Those who reflexively defend Indian warfare must also defend the offensive character of that warfare, its methods, and the right of other peoples to take up arms in similar situations. Indian warfare, in the broadest sense, was defensive: The Indians fought to defend their exclusive possession of the land and their primitive way of life, both of which were threatened by white immigration. But the war waged by the Apache was also offensive: They attacked white pioneers and settlers on their farms, ranches, and homesteads. Their victims were not warriors or conquerors but peaceful settlers seeking land on which to build, farm, and raise a family. Finally, Indian warfare, whether practiced by the eastern tribes in the 17th century or the western tribes in the 19th, was always genocidal: Indian warriors tortured and killed prisoners and massacred women and children. The moral issue is clear: Either the Indians’ possession of the land and their right to maintain their way of life (which required that the lands of North America be kept forever in a natural wilderness state) justified offensive and genocidal warfare, or it did not. If it did, then don’t Europeans have the right to wage the same kind of warfare against the millions who are seeking homes and jobs in their lands and whose ever-increasing numbers and alien cultures threaten to destroy the Western way of life forever? If it did not, then shouldn’t the Indians be denounced for violently resisting the tide of peaceful white settlement? The Christian alternative (the position of Lieutenant Gatewood) was that the right of war in self-defense does not justify genocidal methods.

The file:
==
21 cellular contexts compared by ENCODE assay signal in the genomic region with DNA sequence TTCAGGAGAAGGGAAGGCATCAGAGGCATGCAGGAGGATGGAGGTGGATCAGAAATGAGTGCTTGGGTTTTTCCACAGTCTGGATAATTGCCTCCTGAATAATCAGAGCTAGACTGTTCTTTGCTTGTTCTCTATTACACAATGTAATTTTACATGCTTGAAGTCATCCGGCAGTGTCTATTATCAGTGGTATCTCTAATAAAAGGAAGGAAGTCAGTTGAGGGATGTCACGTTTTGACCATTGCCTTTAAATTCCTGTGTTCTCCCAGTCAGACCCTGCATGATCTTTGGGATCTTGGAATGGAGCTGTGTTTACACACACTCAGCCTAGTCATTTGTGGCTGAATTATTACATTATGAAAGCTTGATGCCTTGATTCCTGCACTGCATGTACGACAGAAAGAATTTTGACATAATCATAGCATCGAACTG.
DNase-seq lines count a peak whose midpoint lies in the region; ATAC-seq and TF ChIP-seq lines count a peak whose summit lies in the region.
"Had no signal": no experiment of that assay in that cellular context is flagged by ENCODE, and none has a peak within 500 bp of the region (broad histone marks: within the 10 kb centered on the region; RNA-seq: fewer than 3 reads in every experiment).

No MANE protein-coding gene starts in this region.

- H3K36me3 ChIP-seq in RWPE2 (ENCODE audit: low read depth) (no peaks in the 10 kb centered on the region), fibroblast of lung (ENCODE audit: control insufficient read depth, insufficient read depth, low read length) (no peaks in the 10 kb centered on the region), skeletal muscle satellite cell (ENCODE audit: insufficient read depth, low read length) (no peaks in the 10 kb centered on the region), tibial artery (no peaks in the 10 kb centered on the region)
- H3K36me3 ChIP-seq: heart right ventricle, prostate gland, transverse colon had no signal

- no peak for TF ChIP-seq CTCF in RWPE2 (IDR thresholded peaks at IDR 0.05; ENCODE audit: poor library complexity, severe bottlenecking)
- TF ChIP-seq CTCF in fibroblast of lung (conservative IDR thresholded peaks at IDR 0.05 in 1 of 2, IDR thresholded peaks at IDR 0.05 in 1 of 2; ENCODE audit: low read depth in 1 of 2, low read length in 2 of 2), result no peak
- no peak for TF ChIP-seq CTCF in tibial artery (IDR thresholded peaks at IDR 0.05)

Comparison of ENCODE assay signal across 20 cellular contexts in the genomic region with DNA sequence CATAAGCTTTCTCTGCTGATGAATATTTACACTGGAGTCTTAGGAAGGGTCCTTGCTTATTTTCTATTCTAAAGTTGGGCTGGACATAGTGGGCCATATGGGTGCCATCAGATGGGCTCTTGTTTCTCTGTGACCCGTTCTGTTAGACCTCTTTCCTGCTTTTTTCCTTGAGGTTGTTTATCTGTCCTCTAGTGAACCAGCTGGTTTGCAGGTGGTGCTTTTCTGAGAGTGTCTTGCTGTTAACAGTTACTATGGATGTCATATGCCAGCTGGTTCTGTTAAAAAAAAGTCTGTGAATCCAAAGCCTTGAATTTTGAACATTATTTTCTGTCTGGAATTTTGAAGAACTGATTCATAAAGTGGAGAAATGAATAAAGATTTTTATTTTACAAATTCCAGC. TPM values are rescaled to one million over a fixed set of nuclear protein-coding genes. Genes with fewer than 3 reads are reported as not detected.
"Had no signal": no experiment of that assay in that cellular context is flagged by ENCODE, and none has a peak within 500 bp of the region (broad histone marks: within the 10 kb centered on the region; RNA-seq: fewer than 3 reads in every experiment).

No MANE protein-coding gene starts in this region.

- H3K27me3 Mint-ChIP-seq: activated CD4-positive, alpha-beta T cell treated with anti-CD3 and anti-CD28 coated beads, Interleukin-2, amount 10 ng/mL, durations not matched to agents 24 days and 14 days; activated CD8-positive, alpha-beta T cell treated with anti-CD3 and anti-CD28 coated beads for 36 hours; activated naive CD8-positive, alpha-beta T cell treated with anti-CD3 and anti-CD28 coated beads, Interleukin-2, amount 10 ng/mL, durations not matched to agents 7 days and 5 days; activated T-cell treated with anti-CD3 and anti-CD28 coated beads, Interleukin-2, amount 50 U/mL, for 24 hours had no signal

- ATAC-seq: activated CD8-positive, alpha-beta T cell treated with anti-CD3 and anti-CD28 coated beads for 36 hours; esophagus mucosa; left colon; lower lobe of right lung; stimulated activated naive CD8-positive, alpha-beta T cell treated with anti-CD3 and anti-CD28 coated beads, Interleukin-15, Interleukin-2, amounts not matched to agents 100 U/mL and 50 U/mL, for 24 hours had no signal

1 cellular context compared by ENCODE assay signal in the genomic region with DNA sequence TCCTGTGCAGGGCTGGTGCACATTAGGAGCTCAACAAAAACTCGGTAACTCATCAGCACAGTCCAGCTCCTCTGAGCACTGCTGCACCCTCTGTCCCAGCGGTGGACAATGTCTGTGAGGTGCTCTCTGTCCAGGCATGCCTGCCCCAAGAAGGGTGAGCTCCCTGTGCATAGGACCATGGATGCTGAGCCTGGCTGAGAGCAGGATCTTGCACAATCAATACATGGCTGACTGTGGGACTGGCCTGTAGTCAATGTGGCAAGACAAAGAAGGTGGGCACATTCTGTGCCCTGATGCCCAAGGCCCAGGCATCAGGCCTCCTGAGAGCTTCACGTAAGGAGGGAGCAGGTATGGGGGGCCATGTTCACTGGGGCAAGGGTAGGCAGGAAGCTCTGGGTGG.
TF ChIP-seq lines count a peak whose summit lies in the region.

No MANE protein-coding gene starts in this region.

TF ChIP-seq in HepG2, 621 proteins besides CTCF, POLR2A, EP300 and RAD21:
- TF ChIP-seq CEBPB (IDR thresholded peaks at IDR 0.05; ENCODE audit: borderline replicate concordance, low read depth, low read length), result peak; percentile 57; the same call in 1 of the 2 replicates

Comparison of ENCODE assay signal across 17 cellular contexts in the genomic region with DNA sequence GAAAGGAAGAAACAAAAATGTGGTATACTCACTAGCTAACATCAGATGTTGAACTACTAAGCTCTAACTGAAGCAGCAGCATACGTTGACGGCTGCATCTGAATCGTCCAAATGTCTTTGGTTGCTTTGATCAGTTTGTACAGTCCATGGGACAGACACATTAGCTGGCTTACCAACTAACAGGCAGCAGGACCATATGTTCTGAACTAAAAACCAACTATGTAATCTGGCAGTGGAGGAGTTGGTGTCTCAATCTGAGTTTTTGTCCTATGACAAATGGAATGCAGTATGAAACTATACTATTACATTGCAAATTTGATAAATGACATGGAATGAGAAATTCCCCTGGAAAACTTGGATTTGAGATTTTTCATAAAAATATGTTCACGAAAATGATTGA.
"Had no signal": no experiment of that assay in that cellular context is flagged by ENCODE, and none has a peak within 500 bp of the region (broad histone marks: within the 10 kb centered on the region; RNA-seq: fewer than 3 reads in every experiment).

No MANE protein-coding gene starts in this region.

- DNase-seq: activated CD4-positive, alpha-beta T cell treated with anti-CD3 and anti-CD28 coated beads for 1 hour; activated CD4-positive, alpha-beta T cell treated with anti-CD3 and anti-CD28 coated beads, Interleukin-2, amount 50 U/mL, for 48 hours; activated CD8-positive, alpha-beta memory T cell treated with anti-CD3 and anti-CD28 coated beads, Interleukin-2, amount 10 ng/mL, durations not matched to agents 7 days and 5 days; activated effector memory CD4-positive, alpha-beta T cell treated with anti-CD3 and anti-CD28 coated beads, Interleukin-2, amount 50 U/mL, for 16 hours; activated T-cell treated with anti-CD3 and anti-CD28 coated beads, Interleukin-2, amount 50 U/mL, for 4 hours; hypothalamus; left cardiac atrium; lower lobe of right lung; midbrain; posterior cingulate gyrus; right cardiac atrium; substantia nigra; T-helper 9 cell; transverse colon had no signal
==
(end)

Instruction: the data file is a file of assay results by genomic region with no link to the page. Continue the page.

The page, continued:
Hill’s film does not ignore this important question of the morality or immorality of Indian resistance, as well as its methods. Geronimo himself has no doubt that he is fighting the good war in the right way. In his eyes, he and his warriors are justified in killing every white person, male or female, and every Mexican who dares to encroach upon Apache land. His reasoning? The Apaches have an exclusive right to their land; they should not have to change their ways to accommodate the whites; and the only way to stop them is to kill them all. In one scene, Geronimo’s warriors round up a group of white miners for execution. Geronimo shouts at the doomed prisoners: “This is Apache land! This has always been Apache land!” One miner begins to weep and to plead for his life: “It ain’t right—we never did anythin’ to you.” Another pushes him aside contemptuously and tells him to “quit crying; he’s gonna kill you anyway.” He then defiantly rebukes Geronimo: “We make things out of this country. There was nothin’ here before us, and there would never be nothin’ if we left it to you!” The Indians at once enfilade the entire group, except for the defiant miner, to whom Geronimo replies: “You are a fool! But at least you are brave. Get off Apache land! The next time, I will kill you.” John Milius has cleverly used this lone miner to summarize the Europeans’ argument tor their right to dispossess the Indians: The Indians’ refusal, or inability, to cultivate and develop the land forfeited any right they once might have had to exclusive possession. In other words, cultivation, cities, and civilization have a higher and better claim to the land than primitive barbarism does, regardless of who got there first.